A reduced pressure zone backflow assembly (RPZ) contains two spring loaded check valves like the DCV but also contains an air relief valve for an added level of protection for high hazard cross connections. If the first check valve should fail when a backflow situation occurs, then the air relief valve will open allowing the backflow water to discharge from the device instead of backflowing into the water supply. The second check valve provides an additional level of protection if the air relief valve should fail also.
A hose bib vacuum breaker should be installed on all hose bibs without antisiphon devices already built in. A hose bib vacuum breaker contains an air relief valve that will discharge water that tries to backflow into the private water supply. An antisiphon hose bib (pictured to the right) already has a vacuum breaker built in.
What is a Cross-Connection?
A cross-connection is an unprotected actual or potential connection between a potable water system used to supply water for drinking purposes and any source or system containing unapproved water or a substance that is not or cannot be approved as safe, wholesome, and potable. By-pass arrangements, jumper connections, removable sections, swivel or changeover devices, or other devices through which backflow could occur, are considered to be cross-connections.
Who is Required to Have a Backflow Device?
In accordance with The EPA Safe Drinking Water Act and Missouri Code of State Regulations 60-11.010 the City developed a Backflow Prevention Ordinance (Chapter 32, Article III of the Code of Ordinances) and standards in the Design and Construction Manual in support of these laws. The purpose of the ordinance and standards is to protect the public potable water supply from possible contamination by backflow through cross-connections. All water customers with known or potential cross connections are required to install a backflow prevention assembly and have it tested annually.
Why Does the Backflow Device Have to be Tested Annually?
In accordance with Federal and State laws, the City requires each backflow prevention assembly to be tested annually. This testing ensures the greatest protection of the City’s public potable water supply. Verification of the backflow preventers accuracy is essential. The City’s Backflow Coordinator maintains files on each backflow device. Letters are sent annually reminding citizens/businesses of their test date. It is then up to the backflow device owner to contact a licensed and certified backflow assembly tester. A list of licensed and certified testers is also enclosed with the reminder letter. The owner then has approximately 30 days to schedule the testing. The tester will complete the Backflow Prevention Assembly Test Data and Maintenance Report that indicates whether or not the backflow assembly passed or failed in several areas. The tester will return the report to the Backflow Coordinator, however, it is a good idea for the owner to verify that the report has been received. The Backflow Coordinator will issue several warnings if this report is not received in a timely manner. According to City ordinance (in accordance with state regulations), if an owner does not perform the testing annually, it is the Water Utilities right to terminate water service in order to protect the public water system. The backflow assembly test report can be mailed to the address indicated on the form or faxed to (816) 969-1935.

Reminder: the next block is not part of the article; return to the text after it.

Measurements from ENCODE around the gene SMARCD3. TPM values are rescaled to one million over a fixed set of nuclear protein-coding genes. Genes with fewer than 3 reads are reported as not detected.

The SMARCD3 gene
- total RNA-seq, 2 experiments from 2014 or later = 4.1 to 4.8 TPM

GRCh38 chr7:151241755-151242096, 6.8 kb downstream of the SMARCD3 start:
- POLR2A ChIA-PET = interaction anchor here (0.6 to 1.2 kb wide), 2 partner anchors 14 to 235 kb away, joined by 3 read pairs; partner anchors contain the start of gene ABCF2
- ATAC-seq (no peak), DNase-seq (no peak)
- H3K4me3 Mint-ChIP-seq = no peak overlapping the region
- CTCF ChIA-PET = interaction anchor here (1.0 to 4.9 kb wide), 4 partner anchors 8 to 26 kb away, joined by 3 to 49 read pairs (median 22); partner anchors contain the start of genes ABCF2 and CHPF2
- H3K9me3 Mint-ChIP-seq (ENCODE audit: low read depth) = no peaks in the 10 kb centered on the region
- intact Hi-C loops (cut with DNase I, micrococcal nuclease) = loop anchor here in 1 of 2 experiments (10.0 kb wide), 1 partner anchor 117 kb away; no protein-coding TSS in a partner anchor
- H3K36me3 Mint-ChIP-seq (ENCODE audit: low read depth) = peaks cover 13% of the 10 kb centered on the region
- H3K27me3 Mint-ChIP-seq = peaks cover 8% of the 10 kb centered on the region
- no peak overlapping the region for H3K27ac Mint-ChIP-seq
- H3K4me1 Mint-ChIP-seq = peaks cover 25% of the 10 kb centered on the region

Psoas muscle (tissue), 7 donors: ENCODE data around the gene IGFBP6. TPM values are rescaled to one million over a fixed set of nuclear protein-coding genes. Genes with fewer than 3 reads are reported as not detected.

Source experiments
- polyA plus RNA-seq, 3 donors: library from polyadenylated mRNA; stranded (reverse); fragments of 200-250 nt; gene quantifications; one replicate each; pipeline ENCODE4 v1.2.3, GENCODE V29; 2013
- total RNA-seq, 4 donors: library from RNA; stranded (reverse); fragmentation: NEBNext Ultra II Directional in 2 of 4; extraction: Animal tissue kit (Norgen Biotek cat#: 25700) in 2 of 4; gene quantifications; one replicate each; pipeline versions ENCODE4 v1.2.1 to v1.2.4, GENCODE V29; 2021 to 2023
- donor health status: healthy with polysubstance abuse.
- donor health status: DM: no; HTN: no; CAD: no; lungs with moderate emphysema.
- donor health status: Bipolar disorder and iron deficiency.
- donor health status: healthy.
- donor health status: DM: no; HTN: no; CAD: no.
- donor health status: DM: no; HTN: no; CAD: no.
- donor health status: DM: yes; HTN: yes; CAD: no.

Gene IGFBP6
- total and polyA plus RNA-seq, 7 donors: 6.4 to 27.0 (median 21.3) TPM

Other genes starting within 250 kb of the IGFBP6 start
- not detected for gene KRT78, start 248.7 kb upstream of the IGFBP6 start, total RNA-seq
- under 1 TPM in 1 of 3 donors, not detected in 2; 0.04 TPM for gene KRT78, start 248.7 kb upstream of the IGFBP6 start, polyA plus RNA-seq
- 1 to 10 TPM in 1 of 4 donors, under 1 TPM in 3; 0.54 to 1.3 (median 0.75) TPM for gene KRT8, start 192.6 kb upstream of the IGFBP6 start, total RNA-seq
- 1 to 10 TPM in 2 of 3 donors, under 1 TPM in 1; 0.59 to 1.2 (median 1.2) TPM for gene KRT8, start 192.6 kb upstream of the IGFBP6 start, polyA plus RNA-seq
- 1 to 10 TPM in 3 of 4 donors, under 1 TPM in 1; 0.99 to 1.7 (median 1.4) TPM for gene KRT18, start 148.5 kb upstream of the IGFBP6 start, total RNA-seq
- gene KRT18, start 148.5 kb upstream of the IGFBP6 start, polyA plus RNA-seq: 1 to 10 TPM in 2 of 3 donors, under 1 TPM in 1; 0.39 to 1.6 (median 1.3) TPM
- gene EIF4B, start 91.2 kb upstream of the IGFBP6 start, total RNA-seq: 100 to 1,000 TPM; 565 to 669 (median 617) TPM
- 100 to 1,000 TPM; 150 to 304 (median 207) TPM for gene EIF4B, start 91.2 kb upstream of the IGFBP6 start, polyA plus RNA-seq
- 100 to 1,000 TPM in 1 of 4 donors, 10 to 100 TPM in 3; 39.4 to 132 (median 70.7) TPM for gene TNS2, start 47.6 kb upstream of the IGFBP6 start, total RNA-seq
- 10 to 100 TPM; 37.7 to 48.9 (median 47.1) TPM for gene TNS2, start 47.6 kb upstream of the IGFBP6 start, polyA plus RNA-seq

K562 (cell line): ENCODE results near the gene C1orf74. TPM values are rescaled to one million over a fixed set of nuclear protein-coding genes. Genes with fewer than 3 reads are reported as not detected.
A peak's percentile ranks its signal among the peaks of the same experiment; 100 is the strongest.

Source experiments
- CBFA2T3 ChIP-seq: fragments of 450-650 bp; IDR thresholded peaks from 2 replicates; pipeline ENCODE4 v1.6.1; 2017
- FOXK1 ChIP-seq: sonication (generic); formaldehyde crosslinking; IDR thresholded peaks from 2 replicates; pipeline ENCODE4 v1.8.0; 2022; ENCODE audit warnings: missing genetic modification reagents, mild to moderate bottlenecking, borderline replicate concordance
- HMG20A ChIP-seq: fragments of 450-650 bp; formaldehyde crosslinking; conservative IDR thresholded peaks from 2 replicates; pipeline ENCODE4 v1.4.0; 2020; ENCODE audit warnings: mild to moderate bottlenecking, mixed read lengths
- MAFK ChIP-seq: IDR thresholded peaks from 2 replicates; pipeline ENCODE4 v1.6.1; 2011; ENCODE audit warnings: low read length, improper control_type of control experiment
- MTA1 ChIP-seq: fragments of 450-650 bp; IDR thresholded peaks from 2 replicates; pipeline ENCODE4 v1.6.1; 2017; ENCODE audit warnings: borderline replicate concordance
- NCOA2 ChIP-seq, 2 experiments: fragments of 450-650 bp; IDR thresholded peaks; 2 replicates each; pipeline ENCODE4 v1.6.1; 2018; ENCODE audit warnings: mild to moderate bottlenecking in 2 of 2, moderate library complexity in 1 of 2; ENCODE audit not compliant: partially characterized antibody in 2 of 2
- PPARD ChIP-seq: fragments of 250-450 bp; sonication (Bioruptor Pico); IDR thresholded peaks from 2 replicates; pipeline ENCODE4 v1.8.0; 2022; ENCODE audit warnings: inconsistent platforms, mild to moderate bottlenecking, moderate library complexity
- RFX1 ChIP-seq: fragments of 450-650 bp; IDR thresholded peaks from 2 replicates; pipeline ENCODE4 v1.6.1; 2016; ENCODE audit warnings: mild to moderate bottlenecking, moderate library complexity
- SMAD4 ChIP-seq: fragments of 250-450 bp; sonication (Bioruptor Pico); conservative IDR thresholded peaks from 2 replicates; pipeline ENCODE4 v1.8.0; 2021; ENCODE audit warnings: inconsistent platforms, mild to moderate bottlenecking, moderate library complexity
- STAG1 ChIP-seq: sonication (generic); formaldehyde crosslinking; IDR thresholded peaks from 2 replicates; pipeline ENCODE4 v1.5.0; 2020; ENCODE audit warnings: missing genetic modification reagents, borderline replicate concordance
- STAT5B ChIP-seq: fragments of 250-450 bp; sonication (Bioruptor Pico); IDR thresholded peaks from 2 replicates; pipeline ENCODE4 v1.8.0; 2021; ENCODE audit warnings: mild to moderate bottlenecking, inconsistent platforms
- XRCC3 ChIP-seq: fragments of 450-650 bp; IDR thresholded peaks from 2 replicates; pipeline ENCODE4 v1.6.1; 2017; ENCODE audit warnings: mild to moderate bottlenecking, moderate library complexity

Backflow Prevention Links
Missouri Department of Natural Resources Backflow Prevention Website
U.S. Environmental Protection Agency (EPA) Cross-Connection Control
American Backflow Prevention Association (ABPA)
American Society of Sanitary Engineering (ASSE)
Any additional questions or concerns can be directed to the City's Backflow Coordinator at (816) 969-1930 or emailed to email@example.com.